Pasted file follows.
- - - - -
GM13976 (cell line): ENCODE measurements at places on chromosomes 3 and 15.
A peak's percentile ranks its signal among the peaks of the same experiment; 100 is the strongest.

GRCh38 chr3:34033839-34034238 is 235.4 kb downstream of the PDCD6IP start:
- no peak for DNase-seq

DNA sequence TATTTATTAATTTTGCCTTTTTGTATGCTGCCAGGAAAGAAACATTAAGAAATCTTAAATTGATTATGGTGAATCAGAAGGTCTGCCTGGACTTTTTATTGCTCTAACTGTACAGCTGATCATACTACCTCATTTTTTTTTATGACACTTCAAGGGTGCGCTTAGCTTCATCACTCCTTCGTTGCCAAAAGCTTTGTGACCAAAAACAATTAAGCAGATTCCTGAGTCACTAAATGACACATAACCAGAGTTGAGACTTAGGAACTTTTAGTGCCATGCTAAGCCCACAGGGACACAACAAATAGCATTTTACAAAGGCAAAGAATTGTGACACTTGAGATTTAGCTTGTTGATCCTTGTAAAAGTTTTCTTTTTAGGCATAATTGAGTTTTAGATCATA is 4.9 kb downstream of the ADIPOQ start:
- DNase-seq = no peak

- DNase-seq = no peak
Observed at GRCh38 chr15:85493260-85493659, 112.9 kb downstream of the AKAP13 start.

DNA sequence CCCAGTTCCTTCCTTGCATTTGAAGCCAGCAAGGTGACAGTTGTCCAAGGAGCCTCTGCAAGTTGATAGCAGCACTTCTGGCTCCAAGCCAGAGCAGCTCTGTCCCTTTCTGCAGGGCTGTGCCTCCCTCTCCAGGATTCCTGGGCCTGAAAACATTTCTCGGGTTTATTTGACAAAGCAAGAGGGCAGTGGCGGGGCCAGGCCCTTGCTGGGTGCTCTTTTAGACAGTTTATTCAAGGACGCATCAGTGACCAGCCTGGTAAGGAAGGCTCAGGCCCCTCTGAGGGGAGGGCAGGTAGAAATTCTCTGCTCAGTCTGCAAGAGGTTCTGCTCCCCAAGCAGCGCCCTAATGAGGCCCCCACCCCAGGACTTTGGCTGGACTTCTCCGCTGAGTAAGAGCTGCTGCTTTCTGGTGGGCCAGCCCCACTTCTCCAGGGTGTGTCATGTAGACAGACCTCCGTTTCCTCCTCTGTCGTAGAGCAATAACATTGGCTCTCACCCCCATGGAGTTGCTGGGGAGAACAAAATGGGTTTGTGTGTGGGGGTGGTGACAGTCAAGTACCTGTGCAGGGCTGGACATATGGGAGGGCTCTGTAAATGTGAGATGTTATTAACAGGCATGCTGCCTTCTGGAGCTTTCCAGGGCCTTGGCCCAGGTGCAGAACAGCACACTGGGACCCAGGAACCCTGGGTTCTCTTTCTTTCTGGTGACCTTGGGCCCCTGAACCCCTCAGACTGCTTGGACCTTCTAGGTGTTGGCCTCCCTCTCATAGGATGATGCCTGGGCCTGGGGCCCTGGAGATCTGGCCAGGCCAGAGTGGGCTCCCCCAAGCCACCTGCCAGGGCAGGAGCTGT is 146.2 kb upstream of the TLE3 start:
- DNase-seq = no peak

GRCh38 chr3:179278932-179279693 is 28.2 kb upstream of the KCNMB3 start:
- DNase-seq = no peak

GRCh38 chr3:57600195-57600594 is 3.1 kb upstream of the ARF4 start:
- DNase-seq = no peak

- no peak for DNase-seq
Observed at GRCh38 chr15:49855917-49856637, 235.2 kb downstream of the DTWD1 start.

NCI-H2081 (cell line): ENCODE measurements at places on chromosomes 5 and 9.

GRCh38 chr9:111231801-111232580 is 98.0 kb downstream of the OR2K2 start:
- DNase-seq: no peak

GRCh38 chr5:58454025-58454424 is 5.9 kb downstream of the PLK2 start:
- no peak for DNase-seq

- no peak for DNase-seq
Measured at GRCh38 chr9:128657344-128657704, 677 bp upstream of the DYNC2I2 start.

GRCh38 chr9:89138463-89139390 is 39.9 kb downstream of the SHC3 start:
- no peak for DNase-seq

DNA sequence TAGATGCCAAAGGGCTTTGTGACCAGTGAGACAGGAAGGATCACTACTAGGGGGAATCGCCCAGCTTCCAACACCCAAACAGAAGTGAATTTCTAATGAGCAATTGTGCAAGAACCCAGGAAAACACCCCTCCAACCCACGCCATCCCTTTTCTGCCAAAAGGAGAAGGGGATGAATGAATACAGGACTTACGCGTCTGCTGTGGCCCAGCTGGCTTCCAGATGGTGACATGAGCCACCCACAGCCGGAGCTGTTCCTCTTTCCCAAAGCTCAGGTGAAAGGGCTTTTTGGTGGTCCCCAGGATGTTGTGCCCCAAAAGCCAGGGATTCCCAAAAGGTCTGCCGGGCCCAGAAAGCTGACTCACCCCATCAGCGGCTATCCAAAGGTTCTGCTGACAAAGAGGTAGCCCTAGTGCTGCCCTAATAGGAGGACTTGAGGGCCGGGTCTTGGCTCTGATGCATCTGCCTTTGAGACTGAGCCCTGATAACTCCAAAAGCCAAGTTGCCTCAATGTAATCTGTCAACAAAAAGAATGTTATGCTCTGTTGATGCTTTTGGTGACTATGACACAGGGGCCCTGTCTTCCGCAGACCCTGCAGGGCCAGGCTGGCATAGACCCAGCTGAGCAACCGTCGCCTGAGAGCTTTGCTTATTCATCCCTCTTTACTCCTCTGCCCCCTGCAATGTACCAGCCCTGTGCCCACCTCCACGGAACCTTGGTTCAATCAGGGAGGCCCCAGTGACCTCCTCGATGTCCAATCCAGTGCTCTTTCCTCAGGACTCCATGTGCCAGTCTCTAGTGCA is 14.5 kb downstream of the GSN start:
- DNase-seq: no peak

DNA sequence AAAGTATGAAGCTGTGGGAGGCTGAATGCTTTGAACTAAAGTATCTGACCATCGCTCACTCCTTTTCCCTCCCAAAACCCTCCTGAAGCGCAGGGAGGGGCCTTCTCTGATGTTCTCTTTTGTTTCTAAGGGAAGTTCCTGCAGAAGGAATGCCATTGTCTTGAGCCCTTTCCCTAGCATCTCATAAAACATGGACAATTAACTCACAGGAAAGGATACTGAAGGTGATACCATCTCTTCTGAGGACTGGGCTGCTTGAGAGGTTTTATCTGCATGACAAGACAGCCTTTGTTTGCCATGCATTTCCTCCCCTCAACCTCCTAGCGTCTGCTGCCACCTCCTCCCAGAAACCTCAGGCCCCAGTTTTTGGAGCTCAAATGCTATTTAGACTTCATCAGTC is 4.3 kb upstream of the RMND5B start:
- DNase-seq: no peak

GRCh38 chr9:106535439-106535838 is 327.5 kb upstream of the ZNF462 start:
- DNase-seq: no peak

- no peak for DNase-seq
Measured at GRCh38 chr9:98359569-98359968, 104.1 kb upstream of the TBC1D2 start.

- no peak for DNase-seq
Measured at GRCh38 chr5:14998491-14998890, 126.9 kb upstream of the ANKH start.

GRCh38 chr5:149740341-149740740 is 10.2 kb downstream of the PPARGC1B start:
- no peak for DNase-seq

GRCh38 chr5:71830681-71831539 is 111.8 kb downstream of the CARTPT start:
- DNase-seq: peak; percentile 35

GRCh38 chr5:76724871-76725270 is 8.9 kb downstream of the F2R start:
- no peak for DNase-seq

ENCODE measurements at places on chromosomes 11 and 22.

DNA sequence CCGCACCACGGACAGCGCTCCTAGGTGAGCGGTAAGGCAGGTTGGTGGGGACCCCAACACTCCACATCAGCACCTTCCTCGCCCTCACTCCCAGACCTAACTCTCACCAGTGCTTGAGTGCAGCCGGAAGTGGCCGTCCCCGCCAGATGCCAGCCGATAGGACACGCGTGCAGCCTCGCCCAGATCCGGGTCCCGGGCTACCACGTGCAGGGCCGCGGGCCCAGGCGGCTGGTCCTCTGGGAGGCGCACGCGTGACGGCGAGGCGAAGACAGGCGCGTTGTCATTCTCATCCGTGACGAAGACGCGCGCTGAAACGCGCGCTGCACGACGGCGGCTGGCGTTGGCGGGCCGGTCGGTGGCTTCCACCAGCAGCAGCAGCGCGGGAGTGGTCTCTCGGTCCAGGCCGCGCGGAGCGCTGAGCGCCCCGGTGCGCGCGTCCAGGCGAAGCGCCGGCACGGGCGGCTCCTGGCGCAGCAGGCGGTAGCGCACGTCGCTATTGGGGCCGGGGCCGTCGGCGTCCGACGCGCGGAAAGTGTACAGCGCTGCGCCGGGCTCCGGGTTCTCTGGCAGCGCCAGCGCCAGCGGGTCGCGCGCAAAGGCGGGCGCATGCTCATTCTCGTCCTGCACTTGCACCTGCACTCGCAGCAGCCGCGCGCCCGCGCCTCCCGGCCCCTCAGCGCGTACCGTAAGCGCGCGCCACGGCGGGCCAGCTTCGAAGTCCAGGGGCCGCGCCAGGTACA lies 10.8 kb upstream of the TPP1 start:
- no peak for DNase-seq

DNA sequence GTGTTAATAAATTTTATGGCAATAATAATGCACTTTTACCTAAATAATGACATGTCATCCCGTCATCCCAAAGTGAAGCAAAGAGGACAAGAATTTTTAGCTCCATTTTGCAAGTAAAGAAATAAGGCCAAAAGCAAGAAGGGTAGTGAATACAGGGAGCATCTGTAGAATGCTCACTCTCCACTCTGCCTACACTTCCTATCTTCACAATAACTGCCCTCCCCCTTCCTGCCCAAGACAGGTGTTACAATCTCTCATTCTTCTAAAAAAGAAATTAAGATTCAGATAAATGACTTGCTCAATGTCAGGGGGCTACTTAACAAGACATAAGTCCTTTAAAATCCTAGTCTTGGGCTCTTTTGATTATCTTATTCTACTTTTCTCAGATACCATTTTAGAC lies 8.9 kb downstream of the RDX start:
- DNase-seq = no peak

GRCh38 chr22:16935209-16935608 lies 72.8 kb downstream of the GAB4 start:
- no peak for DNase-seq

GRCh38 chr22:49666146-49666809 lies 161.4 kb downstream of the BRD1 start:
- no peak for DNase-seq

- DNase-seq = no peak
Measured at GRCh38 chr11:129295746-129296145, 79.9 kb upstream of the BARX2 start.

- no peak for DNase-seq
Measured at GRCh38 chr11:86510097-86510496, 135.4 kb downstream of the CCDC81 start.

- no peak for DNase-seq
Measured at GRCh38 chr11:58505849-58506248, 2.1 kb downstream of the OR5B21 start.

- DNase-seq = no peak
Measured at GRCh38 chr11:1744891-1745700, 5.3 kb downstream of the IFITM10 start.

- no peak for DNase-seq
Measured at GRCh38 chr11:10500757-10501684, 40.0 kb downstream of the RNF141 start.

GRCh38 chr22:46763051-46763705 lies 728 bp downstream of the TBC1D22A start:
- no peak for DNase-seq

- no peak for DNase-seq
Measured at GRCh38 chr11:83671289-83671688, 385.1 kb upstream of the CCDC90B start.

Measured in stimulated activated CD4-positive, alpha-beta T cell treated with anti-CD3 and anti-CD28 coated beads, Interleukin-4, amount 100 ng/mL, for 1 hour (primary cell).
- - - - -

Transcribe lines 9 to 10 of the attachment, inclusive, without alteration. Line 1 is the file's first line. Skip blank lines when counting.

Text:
DNA sequence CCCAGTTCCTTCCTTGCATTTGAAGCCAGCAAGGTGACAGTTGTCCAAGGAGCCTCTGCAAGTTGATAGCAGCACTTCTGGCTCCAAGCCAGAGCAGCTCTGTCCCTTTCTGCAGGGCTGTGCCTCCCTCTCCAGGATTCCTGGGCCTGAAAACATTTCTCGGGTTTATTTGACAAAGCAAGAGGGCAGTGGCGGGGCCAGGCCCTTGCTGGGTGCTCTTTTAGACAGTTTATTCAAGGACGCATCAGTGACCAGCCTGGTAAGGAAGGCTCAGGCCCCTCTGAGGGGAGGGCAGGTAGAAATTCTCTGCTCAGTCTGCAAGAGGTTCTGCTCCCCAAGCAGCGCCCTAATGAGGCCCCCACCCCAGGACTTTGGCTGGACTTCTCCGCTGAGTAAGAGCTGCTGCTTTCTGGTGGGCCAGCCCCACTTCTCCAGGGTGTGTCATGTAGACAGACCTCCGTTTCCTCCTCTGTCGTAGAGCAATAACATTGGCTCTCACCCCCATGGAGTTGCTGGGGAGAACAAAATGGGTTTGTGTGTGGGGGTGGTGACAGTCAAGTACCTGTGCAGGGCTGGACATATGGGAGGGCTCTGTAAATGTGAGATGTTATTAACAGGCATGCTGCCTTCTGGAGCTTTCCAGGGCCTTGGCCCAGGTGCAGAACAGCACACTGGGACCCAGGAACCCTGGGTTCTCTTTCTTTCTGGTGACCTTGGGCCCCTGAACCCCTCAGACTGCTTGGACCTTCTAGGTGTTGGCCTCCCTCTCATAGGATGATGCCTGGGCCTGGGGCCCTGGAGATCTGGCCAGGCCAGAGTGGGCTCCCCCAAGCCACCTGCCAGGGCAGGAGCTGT is 146.2 kb upstream of the TLE3 start:
- DNase-seq = no peak